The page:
I am nine years a widow and live by myself in a small apartment. I use a wheelchair to get around, but I wouldn't consider myself disabled.
I'm seven years away from having bladder cancer resulting in a urostomy and I'm doing well. This cancer was a result of having radiation in 1995 because of uterine cancer. So have faith in yourself, a cancer diagnosis is not a death sentence. My first try at blogging was an attempt to help other people with my condition.
I am a mother of three married children, and a grandmother to eight gorgeous kids, featuring them often here. I enjoy exploring my feelings and like to try the challenges. I like humor, music, movies, games, and some sports.
I absolutely appreciate your reading and commenting on my blog. I am happy to read all of your blogs and learn more about you. Please comment however you like, ask whatever, and I'll answer honestly.
Thanks for reading!
This week’s Story Starter teaser is: Dan’s new next door neighbors were so loud and noisy that he could neither work nor sleep, so he decided that he needed to take action.
At exactly midnight, Dan began pounding on the neighbor’s door. He was so angry and frustrated by the blatant action of this uncaring neighbor, he was almost frothing at the mouth. It took a while but finally a pajama clad man looking like he just woke up opened the door. Can I help you he offered and Dan just stared at him incredulous that this man had obviously been sleeping. Dan replied, of course you can! Start by stopping that awful noise coming from your house every night! My family hasn’t been able to sleep since you came here! The man turned and shut the door in Dan’s face. Dan pounded again, this time no answer. Dan was puzzled so decided to break down and call the police. When they finally came, all was quiet next door. When they left it started again. Dan figured he had two choices. Get his father’s shotgun out of storage and riddle the neighbor’s home with bullets, or move. They called a moving company the next morning.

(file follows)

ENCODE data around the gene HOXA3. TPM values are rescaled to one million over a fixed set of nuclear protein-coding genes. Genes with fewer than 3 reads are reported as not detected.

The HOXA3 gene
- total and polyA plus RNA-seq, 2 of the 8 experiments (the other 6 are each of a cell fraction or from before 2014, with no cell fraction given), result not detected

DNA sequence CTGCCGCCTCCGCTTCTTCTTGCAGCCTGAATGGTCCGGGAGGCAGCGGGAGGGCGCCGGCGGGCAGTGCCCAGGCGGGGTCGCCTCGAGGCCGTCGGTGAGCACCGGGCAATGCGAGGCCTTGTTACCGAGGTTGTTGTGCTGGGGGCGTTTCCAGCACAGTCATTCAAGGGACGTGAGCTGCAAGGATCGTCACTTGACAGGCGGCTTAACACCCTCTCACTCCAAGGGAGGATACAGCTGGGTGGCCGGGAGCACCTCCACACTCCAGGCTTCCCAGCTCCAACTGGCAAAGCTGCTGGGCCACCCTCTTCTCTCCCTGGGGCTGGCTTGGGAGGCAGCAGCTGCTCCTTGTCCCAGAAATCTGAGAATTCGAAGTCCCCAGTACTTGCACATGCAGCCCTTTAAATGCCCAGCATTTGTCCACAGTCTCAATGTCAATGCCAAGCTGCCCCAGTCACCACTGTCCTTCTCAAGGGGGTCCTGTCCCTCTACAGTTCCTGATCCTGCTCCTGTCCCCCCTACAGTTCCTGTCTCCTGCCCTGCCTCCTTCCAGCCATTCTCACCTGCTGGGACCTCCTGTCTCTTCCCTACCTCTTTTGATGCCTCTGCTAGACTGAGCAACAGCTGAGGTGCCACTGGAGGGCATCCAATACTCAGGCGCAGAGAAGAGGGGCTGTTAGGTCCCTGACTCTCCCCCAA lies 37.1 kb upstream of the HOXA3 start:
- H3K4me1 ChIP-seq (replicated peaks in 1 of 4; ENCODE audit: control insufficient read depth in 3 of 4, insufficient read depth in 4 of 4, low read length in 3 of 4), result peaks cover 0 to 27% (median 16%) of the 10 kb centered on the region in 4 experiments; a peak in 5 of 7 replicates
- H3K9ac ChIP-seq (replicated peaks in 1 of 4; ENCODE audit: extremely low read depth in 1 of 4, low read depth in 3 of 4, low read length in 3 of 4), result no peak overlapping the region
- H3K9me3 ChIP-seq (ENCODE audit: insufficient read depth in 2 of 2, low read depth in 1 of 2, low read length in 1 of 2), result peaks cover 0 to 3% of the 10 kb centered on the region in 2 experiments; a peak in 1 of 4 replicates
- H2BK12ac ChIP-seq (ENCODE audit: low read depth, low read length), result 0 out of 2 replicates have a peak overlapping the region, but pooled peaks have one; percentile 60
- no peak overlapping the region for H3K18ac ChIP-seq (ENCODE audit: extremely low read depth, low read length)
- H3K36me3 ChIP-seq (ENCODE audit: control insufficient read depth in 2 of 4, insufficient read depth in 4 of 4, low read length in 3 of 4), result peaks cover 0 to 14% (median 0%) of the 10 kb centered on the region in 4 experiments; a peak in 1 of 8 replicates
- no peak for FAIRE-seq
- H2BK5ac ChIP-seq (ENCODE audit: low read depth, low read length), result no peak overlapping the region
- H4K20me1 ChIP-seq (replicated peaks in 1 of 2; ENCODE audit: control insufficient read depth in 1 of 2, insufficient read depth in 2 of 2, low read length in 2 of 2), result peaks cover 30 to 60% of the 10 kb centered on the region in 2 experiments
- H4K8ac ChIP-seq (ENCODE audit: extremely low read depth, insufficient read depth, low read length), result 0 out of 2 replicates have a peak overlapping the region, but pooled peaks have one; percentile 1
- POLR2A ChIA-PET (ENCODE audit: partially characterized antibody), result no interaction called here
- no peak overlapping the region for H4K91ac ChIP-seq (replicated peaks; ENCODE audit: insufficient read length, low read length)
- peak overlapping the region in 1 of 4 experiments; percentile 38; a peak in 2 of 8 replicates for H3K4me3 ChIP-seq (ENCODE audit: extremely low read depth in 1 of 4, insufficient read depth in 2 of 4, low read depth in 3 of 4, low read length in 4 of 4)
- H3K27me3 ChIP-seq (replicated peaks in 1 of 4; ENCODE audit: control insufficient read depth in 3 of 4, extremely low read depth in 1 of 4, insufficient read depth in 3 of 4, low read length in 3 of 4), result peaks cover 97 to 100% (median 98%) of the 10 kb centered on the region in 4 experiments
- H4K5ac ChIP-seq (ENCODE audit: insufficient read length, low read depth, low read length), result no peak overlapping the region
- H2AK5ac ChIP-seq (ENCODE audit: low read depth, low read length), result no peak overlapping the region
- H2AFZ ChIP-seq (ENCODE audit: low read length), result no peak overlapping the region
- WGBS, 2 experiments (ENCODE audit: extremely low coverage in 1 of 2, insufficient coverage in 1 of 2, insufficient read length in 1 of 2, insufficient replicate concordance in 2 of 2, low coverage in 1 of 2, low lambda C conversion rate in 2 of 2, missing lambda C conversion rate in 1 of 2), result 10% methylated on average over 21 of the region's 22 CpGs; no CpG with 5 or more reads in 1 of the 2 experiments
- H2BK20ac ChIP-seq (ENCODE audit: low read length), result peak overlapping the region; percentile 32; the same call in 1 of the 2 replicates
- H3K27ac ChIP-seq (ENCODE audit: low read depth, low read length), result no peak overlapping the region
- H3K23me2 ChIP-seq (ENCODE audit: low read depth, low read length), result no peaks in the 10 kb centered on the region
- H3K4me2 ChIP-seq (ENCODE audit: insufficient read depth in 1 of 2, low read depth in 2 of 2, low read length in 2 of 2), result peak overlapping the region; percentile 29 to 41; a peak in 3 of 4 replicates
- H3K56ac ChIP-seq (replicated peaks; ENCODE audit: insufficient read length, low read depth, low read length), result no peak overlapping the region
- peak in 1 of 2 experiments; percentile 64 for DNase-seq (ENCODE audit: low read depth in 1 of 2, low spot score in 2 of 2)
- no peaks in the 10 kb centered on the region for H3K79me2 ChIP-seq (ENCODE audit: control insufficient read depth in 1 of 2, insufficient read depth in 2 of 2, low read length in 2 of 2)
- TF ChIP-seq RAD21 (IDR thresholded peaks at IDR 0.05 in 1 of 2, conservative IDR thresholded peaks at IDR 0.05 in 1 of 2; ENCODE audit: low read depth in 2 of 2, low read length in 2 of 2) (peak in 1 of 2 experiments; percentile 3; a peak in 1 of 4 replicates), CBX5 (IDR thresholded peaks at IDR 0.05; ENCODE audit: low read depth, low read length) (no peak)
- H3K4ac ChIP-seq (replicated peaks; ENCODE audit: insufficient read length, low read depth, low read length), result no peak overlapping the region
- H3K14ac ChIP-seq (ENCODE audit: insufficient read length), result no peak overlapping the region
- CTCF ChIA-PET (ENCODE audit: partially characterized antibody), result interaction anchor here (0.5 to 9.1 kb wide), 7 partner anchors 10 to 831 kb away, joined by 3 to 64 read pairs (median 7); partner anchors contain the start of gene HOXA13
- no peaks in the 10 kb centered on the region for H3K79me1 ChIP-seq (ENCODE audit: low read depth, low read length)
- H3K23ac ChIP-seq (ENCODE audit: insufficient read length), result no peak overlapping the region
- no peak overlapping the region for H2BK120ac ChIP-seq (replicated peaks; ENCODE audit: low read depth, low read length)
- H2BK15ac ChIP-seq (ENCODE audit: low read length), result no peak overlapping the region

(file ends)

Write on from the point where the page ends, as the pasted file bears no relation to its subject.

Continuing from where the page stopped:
Cool is looking into the small mirror over the sink and seeing what could and would be.
Cool starts with medium length hair, greased to a perfect dovetail in the back. After that is checked, a liberal amount of Aqua Velva is splashed everywhere.
Cool is donning a pair of skin tight Levi jeans, rolled up on the cuffs to show a clean white pair of gym socks. The socks then shoved into a pair of penny loafers, shiny black.
Cool is retrieving a semi squashed pack of Camels from behind the toilet and placing them carefully into the rolled up sleeve of a white cotton t-shirt. A folded matchbox packet placed in a pocket and once again check the mirror.
Cool is the expensive black leather jacket saved for after running a paper route for the last three years. It’s now draped over an upholstered chair to keep its shape, then protectively pulled over the t-shirt and checked the zippers.
Cool is the nonchalant stride down the hallway or street, pausing to glance in a shop window.
Coolest of all would be the ultimate dream of walking out of home and sliding onto the back of a Harley-Davidson Hummer or into a Chevrolet Corvette.
Coolness can be shown by these outward ornaments, but true cool is looking into a mirror and knowing deep down you are the best without them.
I just finished reading another book by Steve Hamilton. I admit I found Steve Hamilton through one of my favorite narrators, Ray Porter. The first in a three book series, is “ The Second Life of Nick Mason”. The sequel I’m starting today is the title above, “Exit Strategy”.
Goodreads: “From New York Times-bestselling, two-time Edgar-award-winning author Steve Hamilton comes an unforgettable new hero, a man who will walk out of prison and into a harrowing double life that is anything but free.
Nick Mason has already spent five years inside a maximum security prison when an offer comes that will grant his release twenty years early. He accepts—but the deal comes with a terrible price.”
Joe was a no nonsense type of guy, believing if you want to do something, do it right! There was nothing covert in Joe’s advice, he just wanted things done in a precise manner. Joe was a woodworker and chose the finest he could afford for his monstrous collection of wood, some pieces bought from estate sales. He would take the item home and create something new out of the previously treasured wood. There was not even a slim chance Joe’s creations would be duplicated, because every dovetail, every seam and juncture was exact, created with perfection.
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